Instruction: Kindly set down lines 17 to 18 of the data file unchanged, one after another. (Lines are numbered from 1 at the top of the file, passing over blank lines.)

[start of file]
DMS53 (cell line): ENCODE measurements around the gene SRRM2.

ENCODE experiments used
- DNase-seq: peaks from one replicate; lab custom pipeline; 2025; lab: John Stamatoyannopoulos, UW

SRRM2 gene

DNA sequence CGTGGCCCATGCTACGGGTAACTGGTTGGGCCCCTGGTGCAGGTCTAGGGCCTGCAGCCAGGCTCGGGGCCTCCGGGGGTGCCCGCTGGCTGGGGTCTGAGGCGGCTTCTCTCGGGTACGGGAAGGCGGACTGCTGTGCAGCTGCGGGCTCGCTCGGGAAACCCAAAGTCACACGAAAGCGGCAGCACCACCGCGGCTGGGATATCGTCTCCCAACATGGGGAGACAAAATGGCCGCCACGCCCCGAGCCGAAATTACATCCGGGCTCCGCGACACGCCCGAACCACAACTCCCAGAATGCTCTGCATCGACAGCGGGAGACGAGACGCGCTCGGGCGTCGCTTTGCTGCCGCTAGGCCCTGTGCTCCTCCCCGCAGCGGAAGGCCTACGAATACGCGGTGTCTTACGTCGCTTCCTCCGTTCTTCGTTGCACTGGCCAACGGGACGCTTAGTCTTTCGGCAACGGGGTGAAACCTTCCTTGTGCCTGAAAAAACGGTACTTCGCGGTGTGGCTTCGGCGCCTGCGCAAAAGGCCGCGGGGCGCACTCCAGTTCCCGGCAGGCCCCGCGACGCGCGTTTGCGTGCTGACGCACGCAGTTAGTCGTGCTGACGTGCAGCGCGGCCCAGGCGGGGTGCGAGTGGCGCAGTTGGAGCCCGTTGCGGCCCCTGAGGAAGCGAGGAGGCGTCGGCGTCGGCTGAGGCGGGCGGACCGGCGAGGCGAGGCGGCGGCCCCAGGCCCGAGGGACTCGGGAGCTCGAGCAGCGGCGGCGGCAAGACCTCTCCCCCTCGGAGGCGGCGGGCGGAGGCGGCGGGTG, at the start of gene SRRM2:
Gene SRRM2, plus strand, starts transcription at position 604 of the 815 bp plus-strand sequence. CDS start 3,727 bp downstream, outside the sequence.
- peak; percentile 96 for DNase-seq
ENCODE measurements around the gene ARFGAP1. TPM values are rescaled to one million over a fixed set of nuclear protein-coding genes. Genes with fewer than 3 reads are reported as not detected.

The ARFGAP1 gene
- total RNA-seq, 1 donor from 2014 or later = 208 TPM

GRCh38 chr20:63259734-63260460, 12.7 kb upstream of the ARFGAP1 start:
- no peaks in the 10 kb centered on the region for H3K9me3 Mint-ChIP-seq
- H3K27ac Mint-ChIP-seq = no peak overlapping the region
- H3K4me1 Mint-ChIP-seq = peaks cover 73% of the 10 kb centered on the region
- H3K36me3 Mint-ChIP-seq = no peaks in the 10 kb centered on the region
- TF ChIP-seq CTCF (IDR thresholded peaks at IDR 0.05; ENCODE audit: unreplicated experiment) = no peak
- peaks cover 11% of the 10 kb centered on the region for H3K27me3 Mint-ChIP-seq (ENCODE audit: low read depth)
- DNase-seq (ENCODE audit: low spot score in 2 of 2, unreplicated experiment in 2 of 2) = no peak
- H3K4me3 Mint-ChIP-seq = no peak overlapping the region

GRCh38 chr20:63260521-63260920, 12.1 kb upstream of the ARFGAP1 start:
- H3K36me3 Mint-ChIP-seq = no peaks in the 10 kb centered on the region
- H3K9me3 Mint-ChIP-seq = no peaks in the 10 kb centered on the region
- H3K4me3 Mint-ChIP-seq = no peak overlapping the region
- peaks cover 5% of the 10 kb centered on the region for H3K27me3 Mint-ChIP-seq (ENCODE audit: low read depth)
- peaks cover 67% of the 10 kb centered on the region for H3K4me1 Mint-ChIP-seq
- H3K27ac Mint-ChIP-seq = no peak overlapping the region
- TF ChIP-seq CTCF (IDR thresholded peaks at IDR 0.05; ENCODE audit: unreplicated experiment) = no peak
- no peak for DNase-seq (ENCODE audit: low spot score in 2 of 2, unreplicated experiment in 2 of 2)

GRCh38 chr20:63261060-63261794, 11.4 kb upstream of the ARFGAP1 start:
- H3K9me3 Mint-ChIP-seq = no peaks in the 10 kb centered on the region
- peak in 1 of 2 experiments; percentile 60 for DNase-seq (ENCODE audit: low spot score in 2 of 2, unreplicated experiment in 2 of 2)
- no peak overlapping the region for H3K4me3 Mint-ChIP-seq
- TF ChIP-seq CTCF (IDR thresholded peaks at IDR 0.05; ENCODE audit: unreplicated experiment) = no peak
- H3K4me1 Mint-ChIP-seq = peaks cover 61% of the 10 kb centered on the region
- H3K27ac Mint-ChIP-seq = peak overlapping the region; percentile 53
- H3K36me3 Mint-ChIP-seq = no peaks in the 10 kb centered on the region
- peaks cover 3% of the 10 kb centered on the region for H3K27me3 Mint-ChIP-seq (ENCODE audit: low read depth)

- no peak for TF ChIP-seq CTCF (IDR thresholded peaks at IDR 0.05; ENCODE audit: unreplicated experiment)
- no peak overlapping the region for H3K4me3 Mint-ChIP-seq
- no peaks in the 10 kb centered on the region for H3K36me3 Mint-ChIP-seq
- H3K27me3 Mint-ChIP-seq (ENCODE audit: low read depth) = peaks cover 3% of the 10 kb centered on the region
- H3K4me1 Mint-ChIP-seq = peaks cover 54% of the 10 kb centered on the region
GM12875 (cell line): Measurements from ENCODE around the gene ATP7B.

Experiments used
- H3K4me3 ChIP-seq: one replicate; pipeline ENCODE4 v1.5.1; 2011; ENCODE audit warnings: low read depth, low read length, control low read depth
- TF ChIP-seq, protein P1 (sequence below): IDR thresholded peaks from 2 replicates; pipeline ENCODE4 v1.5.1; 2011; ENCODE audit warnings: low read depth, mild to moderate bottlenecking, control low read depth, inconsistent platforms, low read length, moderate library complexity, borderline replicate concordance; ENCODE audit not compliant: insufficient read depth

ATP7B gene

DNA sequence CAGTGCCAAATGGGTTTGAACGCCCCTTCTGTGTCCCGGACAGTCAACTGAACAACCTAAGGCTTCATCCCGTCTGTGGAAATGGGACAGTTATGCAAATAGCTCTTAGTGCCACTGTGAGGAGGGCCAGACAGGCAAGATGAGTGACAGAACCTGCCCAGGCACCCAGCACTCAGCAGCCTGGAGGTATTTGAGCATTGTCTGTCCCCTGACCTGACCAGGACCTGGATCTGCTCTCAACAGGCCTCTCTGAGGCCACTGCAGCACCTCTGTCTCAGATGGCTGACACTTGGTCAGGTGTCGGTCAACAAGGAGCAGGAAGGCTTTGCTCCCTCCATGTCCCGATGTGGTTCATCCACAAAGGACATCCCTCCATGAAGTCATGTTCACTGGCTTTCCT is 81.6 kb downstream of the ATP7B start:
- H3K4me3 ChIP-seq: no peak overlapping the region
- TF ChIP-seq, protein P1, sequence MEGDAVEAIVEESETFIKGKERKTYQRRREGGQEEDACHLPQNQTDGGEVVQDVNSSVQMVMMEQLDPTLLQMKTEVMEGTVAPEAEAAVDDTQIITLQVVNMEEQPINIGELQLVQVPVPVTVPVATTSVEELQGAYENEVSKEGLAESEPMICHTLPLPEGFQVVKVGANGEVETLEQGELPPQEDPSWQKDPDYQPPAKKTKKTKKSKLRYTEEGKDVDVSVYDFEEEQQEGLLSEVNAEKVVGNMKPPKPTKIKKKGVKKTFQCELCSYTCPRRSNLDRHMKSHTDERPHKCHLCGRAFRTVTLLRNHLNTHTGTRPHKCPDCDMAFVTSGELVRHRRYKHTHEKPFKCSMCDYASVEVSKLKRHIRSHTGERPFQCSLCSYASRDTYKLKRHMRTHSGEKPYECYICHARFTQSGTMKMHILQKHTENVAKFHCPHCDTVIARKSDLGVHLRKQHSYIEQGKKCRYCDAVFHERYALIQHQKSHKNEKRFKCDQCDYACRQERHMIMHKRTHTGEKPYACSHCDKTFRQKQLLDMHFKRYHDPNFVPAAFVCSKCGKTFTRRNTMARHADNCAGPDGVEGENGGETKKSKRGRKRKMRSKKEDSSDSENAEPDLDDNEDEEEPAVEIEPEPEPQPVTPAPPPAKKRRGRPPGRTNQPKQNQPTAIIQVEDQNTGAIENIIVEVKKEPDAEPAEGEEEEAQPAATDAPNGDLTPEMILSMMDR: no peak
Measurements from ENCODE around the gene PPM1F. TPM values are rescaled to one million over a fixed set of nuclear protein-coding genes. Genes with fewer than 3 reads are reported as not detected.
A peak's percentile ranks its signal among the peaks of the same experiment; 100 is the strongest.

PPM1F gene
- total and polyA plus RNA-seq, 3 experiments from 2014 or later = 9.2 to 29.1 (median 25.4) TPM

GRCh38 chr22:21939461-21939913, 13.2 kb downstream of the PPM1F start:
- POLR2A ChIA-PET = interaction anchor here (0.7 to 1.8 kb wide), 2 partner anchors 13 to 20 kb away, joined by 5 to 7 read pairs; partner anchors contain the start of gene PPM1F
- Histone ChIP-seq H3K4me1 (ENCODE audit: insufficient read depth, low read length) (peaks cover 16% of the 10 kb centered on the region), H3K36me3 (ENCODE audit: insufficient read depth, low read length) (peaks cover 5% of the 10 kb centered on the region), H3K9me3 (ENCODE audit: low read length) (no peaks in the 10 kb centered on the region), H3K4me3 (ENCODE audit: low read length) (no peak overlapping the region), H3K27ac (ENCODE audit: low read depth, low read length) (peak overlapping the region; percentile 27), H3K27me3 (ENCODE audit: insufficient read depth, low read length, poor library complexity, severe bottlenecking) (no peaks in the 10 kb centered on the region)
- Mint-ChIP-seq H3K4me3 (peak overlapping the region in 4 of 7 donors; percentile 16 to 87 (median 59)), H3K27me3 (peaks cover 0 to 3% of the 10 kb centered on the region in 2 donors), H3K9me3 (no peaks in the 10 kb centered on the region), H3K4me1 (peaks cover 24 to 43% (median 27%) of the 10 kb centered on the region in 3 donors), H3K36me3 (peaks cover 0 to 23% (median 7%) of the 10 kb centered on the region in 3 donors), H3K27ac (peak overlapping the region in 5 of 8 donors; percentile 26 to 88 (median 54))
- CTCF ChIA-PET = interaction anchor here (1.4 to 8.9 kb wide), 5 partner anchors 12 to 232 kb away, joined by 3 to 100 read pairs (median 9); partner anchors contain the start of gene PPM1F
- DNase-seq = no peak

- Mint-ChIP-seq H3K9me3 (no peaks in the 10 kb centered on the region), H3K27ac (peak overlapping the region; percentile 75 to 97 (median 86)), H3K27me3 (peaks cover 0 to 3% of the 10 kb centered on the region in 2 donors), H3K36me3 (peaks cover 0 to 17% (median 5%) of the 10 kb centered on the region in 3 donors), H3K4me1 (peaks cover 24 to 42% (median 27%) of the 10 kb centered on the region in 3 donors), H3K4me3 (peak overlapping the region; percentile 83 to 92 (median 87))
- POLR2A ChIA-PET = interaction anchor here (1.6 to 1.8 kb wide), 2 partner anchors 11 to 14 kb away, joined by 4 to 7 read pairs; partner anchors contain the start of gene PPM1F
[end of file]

- peaks cover 11% of the 10 kb centered on the region for H3K27me3 Mint-ChIP-seq (ENCODE audit: low read depth)
- DNase-seq (ENCODE audit: low spot score in 2 of 2, unreplicated experiment in 2 of 2) = no peak